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Publication numberUS5365294 A
Publication typeGrant
Application numberUS 08/002,969
Publication dateNov 15, 1994
Filing dateJan 11, 1993
Priority dateJan 11, 1993
Fee statusLapsed
Publication number002969, 08002969, US 5365294 A, US 5365294A, US-A-5365294, US5365294 A, US5365294A
InventorsVictor G. Anderson
Original AssigneePinnacle Brands, Inc.
Export CitationBiBTeX, EndNote, RefMan
External Links: USPTO, USPTO Assignment, Espacenet
Method and apparatus for creating cylindrical three dimensional picture
US 5365294 A
Abstract
A cylindrical three dimensional picture capable of being viewed through an angle of 360 includes a cylinder surrounded by a 3D photograph, in turn surrounded by a flexible lenticular lens through which a film strip, subsequently developed into the photograph, is exposed and the subsequent photograph viewed, resulting in an image of a subject which appears to have been shrunken and enclosed within the cylinder. The film strip is exposed to sequential multiple images taken of a subject by a multiple imaging camera as the subject rotates 360. The film strip is exposed to the multiple images through a lenticular lens as the lens and film are rotated 360 in a first embodiment, and is exposed to the multiple images linearly through a flat lenticular lens as the lens moves linearly across the projection beam of the multiple images in a third embodiment of the invention. In a second embodiment, the lens and film are mounted for rotation into a modified conventional viewing camera and exposed directly to images of the rotating subject as the subject is photographed. The lenticular lens and film strip may be separate layers or a unitary film strip having a lenticulated surface.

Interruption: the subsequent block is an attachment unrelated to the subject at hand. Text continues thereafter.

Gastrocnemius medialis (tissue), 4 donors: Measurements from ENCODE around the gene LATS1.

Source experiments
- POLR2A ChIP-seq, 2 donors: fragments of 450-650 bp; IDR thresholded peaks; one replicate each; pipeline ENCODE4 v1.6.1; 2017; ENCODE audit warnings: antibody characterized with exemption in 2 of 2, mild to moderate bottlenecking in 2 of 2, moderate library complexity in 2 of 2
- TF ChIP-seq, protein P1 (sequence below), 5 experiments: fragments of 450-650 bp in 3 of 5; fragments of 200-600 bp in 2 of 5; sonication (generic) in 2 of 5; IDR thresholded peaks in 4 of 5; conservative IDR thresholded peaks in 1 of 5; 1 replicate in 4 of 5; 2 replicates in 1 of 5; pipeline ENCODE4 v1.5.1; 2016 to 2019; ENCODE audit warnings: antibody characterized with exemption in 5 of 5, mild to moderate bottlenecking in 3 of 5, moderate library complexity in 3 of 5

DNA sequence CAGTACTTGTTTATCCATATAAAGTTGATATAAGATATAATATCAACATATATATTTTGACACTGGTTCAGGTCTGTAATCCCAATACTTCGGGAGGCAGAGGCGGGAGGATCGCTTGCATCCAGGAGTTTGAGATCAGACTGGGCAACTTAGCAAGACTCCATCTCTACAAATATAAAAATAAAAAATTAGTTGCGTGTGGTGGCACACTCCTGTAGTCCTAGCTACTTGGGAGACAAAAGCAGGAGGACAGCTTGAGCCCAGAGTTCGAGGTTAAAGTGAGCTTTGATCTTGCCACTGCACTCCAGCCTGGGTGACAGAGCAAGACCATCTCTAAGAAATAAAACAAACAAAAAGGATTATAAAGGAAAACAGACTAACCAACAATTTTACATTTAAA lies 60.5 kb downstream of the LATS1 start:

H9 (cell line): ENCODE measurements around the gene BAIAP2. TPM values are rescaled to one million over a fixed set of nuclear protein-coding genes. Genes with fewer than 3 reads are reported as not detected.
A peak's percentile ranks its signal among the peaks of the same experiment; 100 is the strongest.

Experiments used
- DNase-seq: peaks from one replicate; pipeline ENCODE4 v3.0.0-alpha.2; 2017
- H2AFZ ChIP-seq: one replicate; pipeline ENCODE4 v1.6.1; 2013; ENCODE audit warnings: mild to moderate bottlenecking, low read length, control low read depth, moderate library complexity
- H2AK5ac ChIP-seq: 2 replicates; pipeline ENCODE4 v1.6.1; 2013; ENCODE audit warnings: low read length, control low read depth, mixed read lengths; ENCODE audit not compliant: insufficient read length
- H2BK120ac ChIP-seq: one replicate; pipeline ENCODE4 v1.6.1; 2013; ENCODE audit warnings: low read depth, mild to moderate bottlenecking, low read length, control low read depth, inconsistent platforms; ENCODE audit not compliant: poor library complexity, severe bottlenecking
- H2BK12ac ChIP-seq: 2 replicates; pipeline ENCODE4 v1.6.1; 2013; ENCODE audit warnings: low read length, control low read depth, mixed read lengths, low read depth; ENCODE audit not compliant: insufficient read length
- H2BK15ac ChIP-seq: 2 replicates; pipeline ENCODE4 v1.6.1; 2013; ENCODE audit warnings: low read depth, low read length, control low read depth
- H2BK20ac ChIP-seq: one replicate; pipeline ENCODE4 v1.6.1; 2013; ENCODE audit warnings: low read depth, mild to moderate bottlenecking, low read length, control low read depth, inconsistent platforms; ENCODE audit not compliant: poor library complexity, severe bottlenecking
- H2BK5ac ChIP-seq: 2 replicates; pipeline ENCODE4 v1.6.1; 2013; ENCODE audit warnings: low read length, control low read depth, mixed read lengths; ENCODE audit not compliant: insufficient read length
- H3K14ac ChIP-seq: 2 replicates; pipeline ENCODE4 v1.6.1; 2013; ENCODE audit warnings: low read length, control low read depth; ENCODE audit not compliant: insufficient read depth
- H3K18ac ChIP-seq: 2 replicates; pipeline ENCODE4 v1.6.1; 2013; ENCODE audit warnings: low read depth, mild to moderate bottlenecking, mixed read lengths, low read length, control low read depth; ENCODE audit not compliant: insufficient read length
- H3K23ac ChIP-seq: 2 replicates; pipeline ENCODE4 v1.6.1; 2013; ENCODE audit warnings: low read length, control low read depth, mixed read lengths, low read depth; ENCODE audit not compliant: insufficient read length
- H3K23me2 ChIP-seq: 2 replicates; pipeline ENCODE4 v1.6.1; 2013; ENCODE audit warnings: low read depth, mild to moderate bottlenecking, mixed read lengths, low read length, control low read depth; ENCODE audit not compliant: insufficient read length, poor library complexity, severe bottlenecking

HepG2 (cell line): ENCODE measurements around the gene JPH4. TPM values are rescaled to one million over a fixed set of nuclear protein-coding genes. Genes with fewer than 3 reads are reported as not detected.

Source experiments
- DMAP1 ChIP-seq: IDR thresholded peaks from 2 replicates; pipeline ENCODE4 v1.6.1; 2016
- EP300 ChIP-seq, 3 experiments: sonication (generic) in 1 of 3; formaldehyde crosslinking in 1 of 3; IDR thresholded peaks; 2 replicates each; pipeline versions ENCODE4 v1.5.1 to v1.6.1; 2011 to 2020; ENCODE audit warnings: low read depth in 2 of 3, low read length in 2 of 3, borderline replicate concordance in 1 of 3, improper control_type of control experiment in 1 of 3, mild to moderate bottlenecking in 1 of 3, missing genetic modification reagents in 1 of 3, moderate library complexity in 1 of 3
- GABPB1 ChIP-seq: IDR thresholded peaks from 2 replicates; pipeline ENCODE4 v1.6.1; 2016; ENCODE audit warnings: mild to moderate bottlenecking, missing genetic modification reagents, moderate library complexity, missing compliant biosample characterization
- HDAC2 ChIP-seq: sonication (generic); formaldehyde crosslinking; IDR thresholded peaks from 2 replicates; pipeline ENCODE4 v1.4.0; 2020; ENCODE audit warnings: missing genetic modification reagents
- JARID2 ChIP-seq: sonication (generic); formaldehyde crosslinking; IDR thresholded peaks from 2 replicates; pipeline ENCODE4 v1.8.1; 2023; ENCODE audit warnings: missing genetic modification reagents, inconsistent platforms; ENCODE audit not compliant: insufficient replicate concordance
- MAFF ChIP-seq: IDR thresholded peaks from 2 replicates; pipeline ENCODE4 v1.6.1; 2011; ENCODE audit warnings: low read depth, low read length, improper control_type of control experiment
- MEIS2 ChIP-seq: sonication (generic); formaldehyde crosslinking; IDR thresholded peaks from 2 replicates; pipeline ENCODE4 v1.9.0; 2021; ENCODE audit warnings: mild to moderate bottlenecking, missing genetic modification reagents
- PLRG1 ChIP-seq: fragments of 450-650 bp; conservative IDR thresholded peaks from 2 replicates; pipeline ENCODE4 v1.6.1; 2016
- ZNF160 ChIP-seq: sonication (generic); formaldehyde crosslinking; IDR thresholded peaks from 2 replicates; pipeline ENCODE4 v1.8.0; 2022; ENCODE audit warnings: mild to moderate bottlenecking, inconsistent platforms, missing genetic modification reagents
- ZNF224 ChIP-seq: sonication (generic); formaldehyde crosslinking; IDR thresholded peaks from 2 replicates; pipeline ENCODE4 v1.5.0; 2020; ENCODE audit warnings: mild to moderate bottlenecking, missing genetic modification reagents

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Claims(47)
I claim:
1. A three dimensional picture viewable by an observer through an angle of 360 comprising:
a photograph containing a series of sequential images of a subject photographed while being rotated through an angle of 360; and
a lenticular lens disposed between the photograph and the observer to permit the image of the subject recorded on the photograph to be viewed through an angle of 360.
2. The three dimensional picture of claim 1, further comprising means for maintaining the lenticular lens in fixed relationship between the photograph and the observer.
3. The three dimensional picture of claim 2, wherein the means for maintaining the lenticular lens in fixed relationship comprises a generally cylindrically shaped substrate for supporting the lens and photograph wrapped therearound.
4. The three dimensional picture of claim 1, wherein the lenticular lens further comprises a lenticular lens through which a photo emulsion is exposed and the resulting photograph subsequently viewed, having a first surface comprised of a plurality of vertically extending, parallel circular lenses and a second smooth surface opposite the first surface.